25 November 2008
Note: Many of these articles are very old, and although the technical information is still relevant the equipment mentioned may not be (for example a Stormy cooker was state of that art in 1995, but not in 2021).
It’s midnight and only 50 meters remain between us and the first winter ascent of Mermoz’s East Face.
I stand shivering, listening to the sound of Ian climbing above me in the darkness, unfairly hating him for every long, cold second he takes. He’s breathing hard, struggling, shouting, both at himself and the night around him, forcing his way to the top. The sound of his struggle penetrates my balaclava, helmet, hood and skull. It is a lonely sound – the sound of a climber’s soul laid bare. I’ve heard it before.
In Patagonia, this is how it always ends.
I’m feeding ducks in the park with my daughter, telling her not to fall in the dirty water of the pond, rationing out the old stiff bread as she runs backwards and forwards from the ducks. It’s raining. I think of Patagonia.
As usual, I find myself forced to be grateful to the cold for the high pressure it brings. It is an odd, strange relationship, for even though it sucks my life away, I must embrace it, knowing the cold brings rare sanity to this unstable land. A dangerous film of ice that lets you cross the impassable river.
I stand in the kitchen, hands deep in the soapy water of washing up. My wife sits at the table behind me and talks about decorating the living room. I think of Patagonia.
The cold is indescribable.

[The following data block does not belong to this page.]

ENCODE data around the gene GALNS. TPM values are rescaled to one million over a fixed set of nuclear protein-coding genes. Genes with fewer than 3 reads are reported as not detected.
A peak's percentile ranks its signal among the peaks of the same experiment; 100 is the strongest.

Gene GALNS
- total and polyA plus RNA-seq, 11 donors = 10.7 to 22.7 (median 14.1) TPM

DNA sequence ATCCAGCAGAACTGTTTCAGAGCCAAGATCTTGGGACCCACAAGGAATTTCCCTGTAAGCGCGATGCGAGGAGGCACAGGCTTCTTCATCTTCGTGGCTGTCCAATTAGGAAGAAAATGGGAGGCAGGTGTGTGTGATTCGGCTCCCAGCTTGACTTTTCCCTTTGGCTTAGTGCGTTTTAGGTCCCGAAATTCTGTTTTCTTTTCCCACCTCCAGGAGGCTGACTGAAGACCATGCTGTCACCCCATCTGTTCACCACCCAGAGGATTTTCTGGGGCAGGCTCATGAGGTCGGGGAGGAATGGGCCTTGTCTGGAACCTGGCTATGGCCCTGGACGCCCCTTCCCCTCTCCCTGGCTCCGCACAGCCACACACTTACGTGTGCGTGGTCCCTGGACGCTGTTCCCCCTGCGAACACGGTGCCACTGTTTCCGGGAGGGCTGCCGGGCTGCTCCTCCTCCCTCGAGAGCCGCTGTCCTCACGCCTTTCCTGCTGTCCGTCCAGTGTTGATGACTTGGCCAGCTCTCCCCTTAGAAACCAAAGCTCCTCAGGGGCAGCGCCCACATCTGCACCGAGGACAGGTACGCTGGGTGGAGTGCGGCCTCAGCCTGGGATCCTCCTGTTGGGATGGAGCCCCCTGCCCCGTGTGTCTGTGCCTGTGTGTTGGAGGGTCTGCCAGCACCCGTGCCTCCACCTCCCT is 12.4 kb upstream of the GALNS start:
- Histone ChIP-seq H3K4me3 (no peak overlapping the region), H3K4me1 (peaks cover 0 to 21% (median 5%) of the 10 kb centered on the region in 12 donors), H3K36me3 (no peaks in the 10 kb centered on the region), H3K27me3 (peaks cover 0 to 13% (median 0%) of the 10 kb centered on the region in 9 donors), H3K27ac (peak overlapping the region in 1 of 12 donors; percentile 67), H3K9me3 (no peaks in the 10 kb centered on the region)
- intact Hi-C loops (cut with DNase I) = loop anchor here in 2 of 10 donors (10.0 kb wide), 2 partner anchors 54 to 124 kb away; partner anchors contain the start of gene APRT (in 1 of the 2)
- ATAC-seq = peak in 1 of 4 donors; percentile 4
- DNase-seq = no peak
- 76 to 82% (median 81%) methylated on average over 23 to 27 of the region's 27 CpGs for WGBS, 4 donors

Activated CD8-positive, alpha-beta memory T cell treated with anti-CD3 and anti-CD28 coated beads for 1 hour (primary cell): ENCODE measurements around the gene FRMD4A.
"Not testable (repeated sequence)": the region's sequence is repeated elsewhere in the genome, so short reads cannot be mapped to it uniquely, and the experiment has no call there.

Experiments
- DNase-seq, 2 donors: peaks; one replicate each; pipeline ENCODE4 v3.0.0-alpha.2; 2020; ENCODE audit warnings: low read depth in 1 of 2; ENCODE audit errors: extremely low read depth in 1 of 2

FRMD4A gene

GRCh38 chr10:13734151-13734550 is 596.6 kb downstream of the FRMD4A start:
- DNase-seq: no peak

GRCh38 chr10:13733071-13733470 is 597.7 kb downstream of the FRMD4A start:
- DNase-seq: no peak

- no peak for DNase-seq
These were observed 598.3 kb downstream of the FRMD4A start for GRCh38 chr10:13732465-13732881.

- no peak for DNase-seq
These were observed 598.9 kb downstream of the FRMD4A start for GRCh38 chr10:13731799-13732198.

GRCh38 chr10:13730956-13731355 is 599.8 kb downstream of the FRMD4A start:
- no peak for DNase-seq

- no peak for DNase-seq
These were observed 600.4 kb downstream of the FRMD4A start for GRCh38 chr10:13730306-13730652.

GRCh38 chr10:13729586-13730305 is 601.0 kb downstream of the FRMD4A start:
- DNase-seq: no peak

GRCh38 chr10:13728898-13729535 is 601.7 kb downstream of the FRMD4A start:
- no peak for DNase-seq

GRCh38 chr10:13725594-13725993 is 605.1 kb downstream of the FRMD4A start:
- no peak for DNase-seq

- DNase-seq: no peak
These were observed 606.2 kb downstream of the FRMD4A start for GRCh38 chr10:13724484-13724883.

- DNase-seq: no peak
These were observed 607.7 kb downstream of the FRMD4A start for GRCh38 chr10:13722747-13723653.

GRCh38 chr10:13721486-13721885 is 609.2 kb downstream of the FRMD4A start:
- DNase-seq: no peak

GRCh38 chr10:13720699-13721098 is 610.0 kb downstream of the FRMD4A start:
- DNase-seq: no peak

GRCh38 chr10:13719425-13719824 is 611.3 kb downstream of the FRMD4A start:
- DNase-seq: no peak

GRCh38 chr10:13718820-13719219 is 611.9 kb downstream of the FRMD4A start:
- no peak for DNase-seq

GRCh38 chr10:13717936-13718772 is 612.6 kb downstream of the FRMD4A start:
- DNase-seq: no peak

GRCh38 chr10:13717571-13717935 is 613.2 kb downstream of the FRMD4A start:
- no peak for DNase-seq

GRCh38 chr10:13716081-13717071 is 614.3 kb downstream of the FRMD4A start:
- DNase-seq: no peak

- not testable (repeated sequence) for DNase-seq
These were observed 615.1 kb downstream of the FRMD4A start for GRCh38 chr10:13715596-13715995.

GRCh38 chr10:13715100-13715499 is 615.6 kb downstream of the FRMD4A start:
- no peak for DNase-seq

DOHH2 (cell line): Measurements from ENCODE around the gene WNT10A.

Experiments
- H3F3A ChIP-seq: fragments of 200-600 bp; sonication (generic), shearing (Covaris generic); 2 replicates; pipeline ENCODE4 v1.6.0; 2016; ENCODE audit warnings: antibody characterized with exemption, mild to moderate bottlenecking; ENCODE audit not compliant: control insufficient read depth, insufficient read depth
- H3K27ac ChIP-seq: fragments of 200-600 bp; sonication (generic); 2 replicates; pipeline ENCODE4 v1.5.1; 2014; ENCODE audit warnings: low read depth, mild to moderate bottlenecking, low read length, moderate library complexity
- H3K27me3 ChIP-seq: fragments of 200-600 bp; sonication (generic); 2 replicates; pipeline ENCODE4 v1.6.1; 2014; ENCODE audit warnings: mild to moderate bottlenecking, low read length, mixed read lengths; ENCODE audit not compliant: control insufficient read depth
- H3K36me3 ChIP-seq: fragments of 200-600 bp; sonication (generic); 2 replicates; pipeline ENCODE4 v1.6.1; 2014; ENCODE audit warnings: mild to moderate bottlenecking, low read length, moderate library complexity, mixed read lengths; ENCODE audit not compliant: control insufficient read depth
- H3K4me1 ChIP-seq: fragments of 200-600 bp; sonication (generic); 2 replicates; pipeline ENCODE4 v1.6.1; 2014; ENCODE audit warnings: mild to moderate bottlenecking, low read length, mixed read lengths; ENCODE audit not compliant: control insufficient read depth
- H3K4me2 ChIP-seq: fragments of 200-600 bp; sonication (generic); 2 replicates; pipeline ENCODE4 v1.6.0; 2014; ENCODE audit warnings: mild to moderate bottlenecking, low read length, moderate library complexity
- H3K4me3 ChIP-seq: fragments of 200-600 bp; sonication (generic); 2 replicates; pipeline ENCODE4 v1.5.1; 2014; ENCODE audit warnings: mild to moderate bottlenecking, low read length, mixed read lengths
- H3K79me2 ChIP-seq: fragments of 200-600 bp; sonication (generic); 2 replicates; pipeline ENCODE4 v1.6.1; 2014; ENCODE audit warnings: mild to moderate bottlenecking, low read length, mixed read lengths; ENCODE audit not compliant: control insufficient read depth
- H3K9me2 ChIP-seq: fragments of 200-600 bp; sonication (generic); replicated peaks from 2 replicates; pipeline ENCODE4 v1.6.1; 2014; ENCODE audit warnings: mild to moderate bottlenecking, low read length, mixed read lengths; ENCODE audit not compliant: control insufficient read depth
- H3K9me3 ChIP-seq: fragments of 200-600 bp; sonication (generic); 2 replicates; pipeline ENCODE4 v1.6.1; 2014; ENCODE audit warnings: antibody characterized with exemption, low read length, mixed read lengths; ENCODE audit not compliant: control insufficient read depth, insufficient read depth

I’ve hung from this belay since sunset, exhausted and close to hypothermia after 72 hours on this face. I can smell my body consuming its muscle – it makes me want to vomit – and I would if I had any food in my belly. Instead, I just shake, physically and mentally, waiting for the rope to come tight and yank me out of this. No more clothes to put on, fat to digest, or imminent danger to distract me from the suffering.
All I can do is close my freezing eyes and wait.
Half-awake, I stand in the dark, feeding my son his bottle. It’s 3 a.m., but it’s my turn. I think his nappy needs changing. I think of Patagonia.
At minus 25 degrees Celsius, ego, greed and desire become irrelevant, the reason to be here lost, the only incentive left, to survive. You may well ask “Why?” The very question repeats itself in my mind every second I wait.
What are my rewards? Money, fame, success?
The only answer I find worthy of the pain is that I suffer all these things in order to gain something I already have – but only by doing so am I able to see its beauty.
The rope goes tight.
I open my eyes.
I think of home.